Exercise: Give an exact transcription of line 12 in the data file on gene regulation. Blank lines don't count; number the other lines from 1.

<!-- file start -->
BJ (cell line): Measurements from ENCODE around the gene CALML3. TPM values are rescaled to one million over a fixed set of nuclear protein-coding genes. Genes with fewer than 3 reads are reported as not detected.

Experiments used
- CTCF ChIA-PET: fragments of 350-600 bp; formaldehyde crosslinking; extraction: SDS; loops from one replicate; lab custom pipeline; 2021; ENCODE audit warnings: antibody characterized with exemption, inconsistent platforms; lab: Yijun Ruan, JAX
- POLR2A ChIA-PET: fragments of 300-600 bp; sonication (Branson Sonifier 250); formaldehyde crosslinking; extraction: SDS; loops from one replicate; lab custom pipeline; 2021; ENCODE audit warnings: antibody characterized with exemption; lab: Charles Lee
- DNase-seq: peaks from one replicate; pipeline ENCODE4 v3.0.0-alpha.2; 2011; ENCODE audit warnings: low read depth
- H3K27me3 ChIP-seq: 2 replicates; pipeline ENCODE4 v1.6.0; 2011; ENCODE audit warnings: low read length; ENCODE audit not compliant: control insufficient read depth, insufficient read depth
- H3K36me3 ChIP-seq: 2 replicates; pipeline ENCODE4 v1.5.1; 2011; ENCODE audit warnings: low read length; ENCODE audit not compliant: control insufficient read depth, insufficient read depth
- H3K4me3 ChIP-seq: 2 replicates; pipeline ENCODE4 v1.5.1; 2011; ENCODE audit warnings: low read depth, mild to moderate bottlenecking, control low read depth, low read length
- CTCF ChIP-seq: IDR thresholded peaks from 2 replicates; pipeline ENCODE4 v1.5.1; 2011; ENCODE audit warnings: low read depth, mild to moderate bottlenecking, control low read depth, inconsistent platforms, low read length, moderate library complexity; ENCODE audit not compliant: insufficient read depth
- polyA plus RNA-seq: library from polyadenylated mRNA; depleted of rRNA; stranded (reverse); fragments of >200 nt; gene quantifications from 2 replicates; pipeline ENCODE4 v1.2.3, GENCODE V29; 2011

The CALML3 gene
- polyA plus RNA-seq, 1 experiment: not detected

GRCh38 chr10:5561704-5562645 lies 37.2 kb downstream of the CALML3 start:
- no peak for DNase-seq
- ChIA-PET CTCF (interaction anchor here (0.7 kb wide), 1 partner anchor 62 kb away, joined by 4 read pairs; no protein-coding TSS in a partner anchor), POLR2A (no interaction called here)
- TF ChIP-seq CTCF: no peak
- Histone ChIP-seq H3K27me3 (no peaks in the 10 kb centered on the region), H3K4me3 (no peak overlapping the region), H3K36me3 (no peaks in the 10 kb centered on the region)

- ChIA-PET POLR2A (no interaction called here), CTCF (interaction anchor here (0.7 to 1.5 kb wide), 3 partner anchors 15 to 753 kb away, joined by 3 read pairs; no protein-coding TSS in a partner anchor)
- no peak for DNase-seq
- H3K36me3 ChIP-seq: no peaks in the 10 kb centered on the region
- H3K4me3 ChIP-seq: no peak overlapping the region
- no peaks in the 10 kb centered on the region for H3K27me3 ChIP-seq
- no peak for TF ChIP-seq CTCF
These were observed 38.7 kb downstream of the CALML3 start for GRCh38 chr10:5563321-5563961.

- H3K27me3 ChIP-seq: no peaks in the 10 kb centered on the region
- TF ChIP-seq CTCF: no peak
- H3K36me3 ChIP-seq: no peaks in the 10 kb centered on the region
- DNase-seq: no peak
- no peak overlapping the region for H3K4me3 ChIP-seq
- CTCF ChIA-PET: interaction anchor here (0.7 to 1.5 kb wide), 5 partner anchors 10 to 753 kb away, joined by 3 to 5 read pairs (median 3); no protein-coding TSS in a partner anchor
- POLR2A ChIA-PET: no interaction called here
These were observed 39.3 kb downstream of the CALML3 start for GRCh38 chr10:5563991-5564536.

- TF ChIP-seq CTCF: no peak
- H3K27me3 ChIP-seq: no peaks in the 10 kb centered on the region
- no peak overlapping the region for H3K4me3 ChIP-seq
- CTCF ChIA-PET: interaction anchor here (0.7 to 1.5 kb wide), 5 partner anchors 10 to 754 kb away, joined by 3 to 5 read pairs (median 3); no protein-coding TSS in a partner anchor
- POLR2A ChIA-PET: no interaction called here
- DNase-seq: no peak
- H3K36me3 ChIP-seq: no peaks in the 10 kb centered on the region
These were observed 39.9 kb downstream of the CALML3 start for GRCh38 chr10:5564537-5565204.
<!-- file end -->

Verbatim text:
- polyA plus RNA-seq, 1 experiment: not detected